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Here's why the Royals were upset with the Twins after Sunday's game

Sergio Romo
Minnesota Twins pitcher Sergio Romo celebrates after striking out Cleveland Indians’ Carlos Santana for the final out as the Twins beat the Indians in a baseball game Sunday, Aug. 2, 2020, in Minneapolis. Romo earned the save. (AP Photo/Jim Mone)

MINNEAPOLIS — Sergio Romo isn’t about to keep his enthusiasm in check for anyone, so it was no surprise that he was excited when he struck out Jorge Soler looking to finish the Twins’ 4-2 victory over the Kansas City Royals on Sunday at Target Field. Soler didn’t like the strike three call by plate umpire John Bacon — Soler has now struck out nine times in 10 at-bats in the first three games of this series — but evidently the Royals also didn’t approve of the Twins’ exuberance.

So while the Twins celebrated a victory that improved their record to 14-8 and kept their lead over second-place Cleveland at one game in the American League Central, the Royals fumed, no matter how silly that might sound. In the below highlight of Soler being called out on strikes and then objecting to the call, it sounds as if Romo says, “Keep talking, keep talking,” to Soler.

The Royals dugout was slow to leave after the game, despite there appearing to be little chance of an altercation taking place. “A little taunting going on,” Kansas City manager Mike Matheny told reporters. “I think what you’re seeing is the result of being able to hear everything each bench says, and so you can’t take emotions out of this game either, and a little taunting toward out side and the boys didn’t like it a whole lot.”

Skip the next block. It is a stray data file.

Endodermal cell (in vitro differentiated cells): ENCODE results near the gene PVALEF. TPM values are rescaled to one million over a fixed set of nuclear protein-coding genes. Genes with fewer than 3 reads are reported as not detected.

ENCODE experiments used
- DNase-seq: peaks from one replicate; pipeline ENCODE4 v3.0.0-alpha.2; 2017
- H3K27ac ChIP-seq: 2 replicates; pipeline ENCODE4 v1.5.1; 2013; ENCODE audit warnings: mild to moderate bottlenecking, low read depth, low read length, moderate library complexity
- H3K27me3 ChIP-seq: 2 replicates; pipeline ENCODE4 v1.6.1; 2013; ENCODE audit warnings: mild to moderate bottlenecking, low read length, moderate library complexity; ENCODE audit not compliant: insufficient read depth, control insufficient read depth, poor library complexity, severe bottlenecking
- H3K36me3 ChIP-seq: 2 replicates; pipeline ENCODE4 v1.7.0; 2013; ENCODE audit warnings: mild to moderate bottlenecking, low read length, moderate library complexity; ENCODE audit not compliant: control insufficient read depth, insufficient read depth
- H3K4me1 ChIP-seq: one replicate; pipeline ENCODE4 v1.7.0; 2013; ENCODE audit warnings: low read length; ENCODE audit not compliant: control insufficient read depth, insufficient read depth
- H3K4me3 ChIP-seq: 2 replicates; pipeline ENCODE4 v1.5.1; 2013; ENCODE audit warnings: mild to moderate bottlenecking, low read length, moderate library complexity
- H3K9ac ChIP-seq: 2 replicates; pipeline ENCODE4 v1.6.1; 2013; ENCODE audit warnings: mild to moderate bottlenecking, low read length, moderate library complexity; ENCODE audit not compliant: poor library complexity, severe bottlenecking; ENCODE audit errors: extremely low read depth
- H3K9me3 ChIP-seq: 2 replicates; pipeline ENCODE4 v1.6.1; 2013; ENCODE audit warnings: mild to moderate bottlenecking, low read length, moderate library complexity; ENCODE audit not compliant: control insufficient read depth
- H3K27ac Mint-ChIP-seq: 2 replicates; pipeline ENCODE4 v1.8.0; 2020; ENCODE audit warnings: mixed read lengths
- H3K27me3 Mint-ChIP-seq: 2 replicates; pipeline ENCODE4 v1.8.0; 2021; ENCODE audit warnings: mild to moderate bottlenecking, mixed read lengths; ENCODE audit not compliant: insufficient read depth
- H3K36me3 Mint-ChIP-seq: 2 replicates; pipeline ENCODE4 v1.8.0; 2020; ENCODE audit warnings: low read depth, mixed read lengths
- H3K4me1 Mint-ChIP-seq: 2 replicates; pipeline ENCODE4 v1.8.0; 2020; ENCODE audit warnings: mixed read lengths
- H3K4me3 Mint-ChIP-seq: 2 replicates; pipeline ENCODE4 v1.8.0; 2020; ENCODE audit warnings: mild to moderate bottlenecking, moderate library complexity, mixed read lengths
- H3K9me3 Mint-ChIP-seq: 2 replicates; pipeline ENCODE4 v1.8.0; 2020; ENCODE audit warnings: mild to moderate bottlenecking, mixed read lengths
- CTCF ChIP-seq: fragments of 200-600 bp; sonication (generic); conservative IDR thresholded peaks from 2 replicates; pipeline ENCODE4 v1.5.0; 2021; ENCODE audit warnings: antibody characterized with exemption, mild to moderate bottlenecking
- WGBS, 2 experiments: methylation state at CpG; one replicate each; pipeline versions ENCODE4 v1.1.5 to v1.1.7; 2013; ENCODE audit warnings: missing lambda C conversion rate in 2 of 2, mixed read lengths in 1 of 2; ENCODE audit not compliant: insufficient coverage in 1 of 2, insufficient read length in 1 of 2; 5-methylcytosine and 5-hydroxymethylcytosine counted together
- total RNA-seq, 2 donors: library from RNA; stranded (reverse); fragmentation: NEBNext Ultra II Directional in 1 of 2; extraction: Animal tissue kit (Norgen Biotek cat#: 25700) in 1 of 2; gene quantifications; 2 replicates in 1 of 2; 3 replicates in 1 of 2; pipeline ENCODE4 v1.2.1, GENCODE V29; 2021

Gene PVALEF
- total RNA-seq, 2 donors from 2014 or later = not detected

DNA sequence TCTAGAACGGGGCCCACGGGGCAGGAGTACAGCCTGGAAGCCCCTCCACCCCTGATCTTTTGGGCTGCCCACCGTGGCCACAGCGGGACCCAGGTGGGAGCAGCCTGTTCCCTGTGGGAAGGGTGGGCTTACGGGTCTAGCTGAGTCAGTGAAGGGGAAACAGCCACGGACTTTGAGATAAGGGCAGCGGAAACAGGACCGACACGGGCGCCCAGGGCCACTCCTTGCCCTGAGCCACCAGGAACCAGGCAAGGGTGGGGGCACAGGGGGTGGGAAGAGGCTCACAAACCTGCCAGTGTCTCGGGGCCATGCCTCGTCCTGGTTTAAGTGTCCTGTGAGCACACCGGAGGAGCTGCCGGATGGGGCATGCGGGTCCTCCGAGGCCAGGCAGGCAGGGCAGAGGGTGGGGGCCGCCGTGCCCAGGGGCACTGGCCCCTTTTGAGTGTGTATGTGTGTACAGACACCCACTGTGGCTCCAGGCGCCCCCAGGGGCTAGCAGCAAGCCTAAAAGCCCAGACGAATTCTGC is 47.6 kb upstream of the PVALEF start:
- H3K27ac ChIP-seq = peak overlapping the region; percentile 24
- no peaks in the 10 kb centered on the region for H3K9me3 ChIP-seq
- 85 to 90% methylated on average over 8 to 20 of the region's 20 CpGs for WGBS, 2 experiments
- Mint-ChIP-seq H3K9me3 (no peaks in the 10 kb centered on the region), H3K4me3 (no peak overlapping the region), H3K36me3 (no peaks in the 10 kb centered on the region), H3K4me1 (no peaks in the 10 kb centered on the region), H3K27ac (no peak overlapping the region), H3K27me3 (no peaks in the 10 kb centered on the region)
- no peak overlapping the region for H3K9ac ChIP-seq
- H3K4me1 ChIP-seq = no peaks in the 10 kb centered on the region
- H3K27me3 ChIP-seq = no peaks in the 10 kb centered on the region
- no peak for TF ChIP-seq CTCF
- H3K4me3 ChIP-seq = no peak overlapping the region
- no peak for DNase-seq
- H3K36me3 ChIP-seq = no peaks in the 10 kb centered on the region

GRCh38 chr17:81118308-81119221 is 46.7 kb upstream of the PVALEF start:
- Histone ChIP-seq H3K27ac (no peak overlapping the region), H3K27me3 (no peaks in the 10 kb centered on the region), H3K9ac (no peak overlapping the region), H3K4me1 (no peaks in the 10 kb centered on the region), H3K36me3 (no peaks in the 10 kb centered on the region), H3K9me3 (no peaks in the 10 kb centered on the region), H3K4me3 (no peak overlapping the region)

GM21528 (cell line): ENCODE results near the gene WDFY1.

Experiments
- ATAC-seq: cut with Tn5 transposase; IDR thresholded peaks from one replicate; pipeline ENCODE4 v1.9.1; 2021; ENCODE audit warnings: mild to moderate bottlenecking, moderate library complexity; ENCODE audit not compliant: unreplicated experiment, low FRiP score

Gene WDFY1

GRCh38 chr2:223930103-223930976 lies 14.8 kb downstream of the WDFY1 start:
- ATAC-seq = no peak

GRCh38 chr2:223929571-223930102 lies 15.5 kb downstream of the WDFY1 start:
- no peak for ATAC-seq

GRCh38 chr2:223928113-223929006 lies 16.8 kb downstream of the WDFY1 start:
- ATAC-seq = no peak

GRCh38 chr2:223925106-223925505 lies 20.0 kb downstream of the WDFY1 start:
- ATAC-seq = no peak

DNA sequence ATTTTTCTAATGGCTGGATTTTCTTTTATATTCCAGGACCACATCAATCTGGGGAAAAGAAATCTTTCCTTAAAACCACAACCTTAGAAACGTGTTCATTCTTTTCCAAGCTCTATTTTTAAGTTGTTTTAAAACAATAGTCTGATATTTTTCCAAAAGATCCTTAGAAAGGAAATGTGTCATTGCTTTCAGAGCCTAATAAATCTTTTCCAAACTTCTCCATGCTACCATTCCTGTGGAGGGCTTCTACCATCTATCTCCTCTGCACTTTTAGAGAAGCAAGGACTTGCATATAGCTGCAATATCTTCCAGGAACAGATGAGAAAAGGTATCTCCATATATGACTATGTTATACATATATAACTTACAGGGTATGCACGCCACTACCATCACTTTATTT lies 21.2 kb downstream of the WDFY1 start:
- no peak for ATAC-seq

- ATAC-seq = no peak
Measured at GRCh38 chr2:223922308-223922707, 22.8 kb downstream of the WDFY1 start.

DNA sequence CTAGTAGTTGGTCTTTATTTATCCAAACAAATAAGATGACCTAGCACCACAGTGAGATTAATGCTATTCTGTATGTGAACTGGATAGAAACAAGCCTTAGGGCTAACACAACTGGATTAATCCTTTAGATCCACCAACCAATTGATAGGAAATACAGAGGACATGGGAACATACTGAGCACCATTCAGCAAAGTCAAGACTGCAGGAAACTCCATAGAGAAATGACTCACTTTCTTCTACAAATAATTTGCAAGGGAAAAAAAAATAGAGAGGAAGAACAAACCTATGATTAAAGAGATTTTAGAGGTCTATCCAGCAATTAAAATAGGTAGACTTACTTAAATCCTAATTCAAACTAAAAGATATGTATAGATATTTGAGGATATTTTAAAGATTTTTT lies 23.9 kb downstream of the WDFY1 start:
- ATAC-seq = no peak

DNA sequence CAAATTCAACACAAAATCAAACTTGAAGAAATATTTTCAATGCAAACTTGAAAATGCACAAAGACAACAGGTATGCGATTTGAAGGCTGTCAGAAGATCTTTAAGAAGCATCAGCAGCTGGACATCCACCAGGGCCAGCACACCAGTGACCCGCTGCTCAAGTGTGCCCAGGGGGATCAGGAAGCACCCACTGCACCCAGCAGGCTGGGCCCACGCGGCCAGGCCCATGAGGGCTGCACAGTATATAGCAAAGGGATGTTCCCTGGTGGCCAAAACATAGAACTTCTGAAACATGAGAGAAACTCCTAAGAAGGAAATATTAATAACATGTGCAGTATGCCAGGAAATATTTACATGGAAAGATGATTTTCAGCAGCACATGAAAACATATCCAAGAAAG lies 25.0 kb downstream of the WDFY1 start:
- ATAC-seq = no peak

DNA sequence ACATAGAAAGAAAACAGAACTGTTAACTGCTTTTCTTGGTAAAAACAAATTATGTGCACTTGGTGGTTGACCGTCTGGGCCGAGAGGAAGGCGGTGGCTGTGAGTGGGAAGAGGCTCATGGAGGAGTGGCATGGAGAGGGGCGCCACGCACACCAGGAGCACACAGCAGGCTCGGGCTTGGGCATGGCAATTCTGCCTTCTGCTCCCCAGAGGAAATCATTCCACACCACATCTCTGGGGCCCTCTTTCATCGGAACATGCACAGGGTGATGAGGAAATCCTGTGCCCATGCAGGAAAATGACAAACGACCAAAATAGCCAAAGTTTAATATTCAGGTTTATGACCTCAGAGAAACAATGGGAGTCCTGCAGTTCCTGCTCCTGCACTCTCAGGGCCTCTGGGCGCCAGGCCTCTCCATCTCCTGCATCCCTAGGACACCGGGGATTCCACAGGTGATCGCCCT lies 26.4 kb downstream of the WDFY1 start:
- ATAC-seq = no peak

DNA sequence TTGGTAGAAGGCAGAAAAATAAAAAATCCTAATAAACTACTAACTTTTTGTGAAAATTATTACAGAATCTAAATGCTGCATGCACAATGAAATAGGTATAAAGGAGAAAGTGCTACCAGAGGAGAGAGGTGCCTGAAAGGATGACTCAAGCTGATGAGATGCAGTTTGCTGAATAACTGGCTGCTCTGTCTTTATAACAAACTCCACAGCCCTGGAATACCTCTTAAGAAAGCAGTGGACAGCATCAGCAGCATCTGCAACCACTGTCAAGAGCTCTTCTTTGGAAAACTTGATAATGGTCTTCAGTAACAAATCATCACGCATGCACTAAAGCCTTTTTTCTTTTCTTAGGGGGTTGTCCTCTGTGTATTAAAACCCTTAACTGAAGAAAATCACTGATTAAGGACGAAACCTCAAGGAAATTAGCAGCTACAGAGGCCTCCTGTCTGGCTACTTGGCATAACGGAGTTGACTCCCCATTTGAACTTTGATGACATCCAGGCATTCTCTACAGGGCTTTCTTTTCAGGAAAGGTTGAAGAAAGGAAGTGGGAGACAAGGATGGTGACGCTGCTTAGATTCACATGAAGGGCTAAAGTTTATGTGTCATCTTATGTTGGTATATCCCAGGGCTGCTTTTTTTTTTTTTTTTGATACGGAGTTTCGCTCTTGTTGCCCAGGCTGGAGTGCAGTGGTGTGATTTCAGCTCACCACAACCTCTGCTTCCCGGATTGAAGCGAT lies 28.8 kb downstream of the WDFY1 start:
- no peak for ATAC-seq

Jeffrey Flanagan, who covers the Royals for MLB.com, tweeted that issues apparently started after Romo’s first pitch to second baseman Nicky Lopez was called a strike. The Kansas City dugout began voicing its objections toward Bacon.

But things heated up after that.

Lopez is right in that having no fans in the fans — and a limited amount of piped-in crowd noise and music — makes it far easier for teams to hear everything that is said with any volume.

Twins manager Rocco Baldelli attempted to downplay the situation after the game. “Anything that is said on the field on either side, you generally hear it pretty clearly,” Baldelli told reporters. “Probably could create a few more issues than normal, but all that being said, I didn’t see anything on our end that I would be concerned about one bit.”

The interesting thing is the Royals and Twins, who already have played six games in the past 10 days, will meet again on Monday night at Target Field to conclude this series and then play three more games next weekend in Kansas City. The Royals have won four of the first six meetings so far.

Maybe what happened on Sunday will turn out to be nothing, but familiarity does breed contempt and a guy like Romo isn’t going to make any adjustments in the enthusiasm he brings to the ballpark. Nor should he. Will the Royals realize they overreacted on Sunday, or will they hold a grudge? We’ll find out Monday.